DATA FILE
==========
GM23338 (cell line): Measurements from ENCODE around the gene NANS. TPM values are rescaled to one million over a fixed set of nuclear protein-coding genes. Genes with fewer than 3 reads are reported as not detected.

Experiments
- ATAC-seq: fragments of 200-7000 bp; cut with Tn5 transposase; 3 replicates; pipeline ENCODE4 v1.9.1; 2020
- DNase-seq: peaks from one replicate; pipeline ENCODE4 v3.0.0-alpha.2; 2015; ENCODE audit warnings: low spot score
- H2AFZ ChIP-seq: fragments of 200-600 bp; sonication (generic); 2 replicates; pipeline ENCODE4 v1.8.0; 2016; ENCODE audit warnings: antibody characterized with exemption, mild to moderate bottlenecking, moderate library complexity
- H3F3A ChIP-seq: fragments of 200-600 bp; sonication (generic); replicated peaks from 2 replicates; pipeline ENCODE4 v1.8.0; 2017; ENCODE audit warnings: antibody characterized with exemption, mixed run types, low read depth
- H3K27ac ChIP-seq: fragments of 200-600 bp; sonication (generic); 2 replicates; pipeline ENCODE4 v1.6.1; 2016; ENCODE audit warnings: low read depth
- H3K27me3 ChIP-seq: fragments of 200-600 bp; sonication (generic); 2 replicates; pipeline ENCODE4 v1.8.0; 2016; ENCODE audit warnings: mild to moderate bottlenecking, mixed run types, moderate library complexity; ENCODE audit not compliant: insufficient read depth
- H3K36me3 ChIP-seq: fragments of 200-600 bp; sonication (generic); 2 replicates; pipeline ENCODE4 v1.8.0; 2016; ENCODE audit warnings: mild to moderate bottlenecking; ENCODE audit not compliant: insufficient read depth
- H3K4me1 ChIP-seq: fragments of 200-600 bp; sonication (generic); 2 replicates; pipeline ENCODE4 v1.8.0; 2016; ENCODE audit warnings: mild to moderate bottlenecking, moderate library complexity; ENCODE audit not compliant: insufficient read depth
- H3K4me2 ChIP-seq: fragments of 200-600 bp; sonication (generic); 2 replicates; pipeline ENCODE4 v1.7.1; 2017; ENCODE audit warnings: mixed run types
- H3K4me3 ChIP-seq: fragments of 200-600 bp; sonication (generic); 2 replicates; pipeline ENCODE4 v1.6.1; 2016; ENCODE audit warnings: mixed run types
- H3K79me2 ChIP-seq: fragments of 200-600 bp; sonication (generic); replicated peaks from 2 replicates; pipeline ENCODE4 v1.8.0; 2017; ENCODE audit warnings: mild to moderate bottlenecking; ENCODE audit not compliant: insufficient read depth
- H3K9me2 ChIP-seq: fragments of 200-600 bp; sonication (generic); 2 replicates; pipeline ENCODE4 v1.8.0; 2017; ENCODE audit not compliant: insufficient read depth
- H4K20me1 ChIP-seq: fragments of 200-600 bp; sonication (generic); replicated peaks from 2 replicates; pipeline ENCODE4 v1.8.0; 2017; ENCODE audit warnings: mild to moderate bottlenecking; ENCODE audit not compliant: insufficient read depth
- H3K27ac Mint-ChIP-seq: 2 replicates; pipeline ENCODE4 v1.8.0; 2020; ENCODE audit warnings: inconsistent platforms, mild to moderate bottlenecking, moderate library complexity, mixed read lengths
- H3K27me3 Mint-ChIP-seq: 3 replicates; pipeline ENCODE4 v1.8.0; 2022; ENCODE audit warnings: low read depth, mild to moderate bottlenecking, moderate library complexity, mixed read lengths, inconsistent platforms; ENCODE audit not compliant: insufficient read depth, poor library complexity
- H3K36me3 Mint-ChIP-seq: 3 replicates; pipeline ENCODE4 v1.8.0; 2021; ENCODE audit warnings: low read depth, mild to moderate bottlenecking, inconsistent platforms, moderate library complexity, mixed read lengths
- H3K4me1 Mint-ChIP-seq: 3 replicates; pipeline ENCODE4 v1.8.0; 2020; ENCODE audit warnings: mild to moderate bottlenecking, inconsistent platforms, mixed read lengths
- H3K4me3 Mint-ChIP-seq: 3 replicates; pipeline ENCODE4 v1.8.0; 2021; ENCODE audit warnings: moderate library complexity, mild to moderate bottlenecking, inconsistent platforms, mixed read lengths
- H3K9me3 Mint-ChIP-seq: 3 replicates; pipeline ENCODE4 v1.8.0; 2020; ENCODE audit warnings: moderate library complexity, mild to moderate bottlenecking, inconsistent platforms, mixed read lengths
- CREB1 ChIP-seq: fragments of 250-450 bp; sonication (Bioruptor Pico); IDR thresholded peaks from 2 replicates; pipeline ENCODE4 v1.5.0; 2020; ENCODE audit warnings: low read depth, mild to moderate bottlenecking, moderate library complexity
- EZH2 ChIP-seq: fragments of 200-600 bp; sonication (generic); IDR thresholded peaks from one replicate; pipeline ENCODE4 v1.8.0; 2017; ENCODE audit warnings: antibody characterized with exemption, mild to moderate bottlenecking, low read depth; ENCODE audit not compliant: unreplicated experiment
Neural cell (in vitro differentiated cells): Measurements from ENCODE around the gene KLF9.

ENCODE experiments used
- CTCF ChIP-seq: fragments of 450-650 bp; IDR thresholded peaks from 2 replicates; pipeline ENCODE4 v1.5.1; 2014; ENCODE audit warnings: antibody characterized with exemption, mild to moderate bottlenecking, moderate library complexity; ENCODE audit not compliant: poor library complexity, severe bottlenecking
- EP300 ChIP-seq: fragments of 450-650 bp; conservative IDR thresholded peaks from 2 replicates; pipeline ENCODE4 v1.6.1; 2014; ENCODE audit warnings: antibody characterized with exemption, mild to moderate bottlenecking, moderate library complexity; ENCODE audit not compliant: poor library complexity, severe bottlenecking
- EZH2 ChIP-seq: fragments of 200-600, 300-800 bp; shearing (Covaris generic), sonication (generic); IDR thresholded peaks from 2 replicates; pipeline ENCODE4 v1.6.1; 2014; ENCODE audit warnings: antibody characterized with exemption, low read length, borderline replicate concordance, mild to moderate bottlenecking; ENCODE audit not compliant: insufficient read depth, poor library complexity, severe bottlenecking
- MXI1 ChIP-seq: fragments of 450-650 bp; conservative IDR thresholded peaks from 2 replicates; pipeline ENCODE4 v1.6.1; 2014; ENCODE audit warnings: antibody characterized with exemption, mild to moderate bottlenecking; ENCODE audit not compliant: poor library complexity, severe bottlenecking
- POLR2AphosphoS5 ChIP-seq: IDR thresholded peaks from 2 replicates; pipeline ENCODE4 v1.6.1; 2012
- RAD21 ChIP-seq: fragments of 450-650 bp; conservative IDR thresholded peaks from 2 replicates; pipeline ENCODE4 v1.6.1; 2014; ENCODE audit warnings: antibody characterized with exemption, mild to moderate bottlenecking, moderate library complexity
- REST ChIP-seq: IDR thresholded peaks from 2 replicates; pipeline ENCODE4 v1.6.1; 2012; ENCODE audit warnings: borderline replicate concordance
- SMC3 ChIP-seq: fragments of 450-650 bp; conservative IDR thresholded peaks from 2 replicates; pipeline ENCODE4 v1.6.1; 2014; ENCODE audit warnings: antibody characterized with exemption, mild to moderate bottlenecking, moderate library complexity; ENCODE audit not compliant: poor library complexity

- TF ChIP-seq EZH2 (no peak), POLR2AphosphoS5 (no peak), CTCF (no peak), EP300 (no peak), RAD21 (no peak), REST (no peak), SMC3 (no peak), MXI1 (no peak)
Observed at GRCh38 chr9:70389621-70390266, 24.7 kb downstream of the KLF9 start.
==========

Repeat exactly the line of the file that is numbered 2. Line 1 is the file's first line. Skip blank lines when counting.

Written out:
Experiments